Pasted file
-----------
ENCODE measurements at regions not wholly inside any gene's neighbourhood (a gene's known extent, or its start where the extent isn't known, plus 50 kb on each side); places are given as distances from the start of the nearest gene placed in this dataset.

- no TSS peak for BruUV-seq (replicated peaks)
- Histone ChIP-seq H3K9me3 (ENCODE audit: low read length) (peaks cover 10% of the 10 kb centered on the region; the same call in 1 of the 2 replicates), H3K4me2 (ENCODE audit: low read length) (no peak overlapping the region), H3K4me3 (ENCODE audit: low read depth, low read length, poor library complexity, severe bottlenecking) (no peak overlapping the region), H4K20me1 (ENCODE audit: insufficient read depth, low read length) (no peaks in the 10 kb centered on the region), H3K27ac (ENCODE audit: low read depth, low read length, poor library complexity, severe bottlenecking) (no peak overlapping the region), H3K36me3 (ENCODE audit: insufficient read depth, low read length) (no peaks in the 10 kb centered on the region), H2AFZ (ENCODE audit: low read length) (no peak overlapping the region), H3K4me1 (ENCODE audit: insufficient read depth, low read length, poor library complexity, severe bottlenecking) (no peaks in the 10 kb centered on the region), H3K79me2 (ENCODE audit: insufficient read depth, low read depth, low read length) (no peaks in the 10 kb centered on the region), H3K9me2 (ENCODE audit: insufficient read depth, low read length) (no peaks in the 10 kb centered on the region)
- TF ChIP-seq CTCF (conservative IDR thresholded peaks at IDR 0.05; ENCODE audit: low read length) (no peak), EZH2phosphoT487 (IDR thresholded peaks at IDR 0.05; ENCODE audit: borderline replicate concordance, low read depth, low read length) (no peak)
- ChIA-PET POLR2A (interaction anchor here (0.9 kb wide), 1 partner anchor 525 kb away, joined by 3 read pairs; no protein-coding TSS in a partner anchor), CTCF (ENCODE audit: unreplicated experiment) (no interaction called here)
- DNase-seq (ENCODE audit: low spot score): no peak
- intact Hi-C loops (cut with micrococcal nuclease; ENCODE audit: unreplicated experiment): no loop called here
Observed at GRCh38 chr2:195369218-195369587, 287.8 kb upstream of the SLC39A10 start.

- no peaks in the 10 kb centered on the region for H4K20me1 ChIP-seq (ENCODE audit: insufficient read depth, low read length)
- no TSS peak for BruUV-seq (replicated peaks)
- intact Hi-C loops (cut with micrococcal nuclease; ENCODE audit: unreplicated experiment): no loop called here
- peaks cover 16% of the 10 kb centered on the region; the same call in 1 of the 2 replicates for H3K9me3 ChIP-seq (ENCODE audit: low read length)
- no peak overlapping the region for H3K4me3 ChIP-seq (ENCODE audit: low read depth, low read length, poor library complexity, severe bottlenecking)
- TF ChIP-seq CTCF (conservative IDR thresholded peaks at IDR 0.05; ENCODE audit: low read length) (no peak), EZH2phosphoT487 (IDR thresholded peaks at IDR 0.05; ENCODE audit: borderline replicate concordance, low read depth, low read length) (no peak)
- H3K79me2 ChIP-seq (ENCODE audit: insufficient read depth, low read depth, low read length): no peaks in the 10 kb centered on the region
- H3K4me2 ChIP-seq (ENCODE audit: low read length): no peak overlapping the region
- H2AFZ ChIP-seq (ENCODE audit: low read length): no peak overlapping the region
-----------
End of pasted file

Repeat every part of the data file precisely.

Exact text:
ENCODE measurements at regions not wholly inside any gene's neighbourhood (a gene's known extent, or its start where the extent isn't known, plus 50 kb on each side); places are given as distances from the start of the nearest gene placed in this dataset.

- no TSS peak for BruUV-seq (replicated peaks)
- Histone ChIP-seq H3K9me3 (ENCODE audit: low read length) (peaks cover 10% of the 10 kb centered on the region; the same call in 1 of the 2 replicates), H3K4me2 (ENCODE audit: low read length) (no peak overlapping the region), H3K4me3 (ENCODE audit: low read depth, low read length, poor library complexity, severe bottlenecking) (no peak overlapping the region), H4K20me1 (ENCODE audit: insufficient read depth, low read length) (no peaks in the 10 kb centered on the region), H3K27ac (ENCODE audit: low read depth, low read length, poor library complexity, severe bottlenecking) (no peak overlapping the region), H3K36me3 (ENCODE audit: insufficient read depth, low read length) (no peaks in the 10 kb centered on the region), H2AFZ (ENCODE audit: low read length) (no peak overlapping the region), H3K4me1 (ENCODE audit: insufficient read depth, low read length, poor library complexity, severe bottlenecking) (no peaks in the 10 kb centered on the region), H3K79me2 (ENCODE audit: insufficient read depth, low read depth, low read length) (no peaks in the 10 kb centered on the region), H3K9me2 (ENCODE audit: insufficient read depth, low read length) (no peaks in the 10 kb centered on the region)
- TF ChIP-seq CTCF (conservative IDR thresholded peaks at IDR 0.05; ENCODE audit: low read length) (no peak), EZH2phosphoT487 (IDR thresholded peaks at IDR 0.05; ENCODE audit: borderline replicate concordance, low read depth, low read length) (no peak)
- ChIA-PET POLR2A (interaction anchor here (0.9 kb wide), 1 partner anchor 525 kb away, joined by 3 read pairs; no protein-coding TSS in a partner anchor), CTCF (ENCODE audit: unreplicated experiment) (no interaction called here)
- DNase-seq (ENCODE audit: low spot score): no peak
- intact Hi-C loops (cut with micrococcal nuclease; ENCODE audit: unreplicated experiment): no loop called here
Observed at GRCh38 chr2:195369218-195369587, 287.8 kb upstream of the SLC39A10 start.

- no peaks in the 10 kb centered on the region for H4K20me1 ChIP-seq (ENCODE audit: insufficient read depth, low read length)
- no TSS peak for BruUV-seq (replicated peaks)
- intact Hi-C loops (cut with micrococcal nuclease; ENCODE audit: unreplicated experiment): no loop called here
- peaks cover 16% of the 10 kb centered on the region; the same call in 1 of the 2 replicates for H3K9me3 ChIP-seq (ENCODE audit: low read length)
- no peak overlapping the region for H3K4me3 ChIP-seq (ENCODE audit: low read depth, low read length, poor library complexity, severe bottlenecking)
- TF ChIP-seq CTCF (conservative IDR thresholded peaks at IDR 0.05; ENCODE audit: low read length) (no peak), EZH2phosphoT487 (IDR thresholded peaks at IDR 0.05; ENCODE audit: borderline replicate concordance, low read depth, low read length) (no peak)
- H3K79me2 ChIP-seq (ENCODE audit: insufficient read depth, low read depth, low read length): no peaks in the 10 kb centered on the region
- H3K4me2 ChIP-seq (ENCODE audit: low read length): no peak overlapping the region
- H2AFZ ChIP-seq (ENCODE audit: low read length): no peak overlapping the region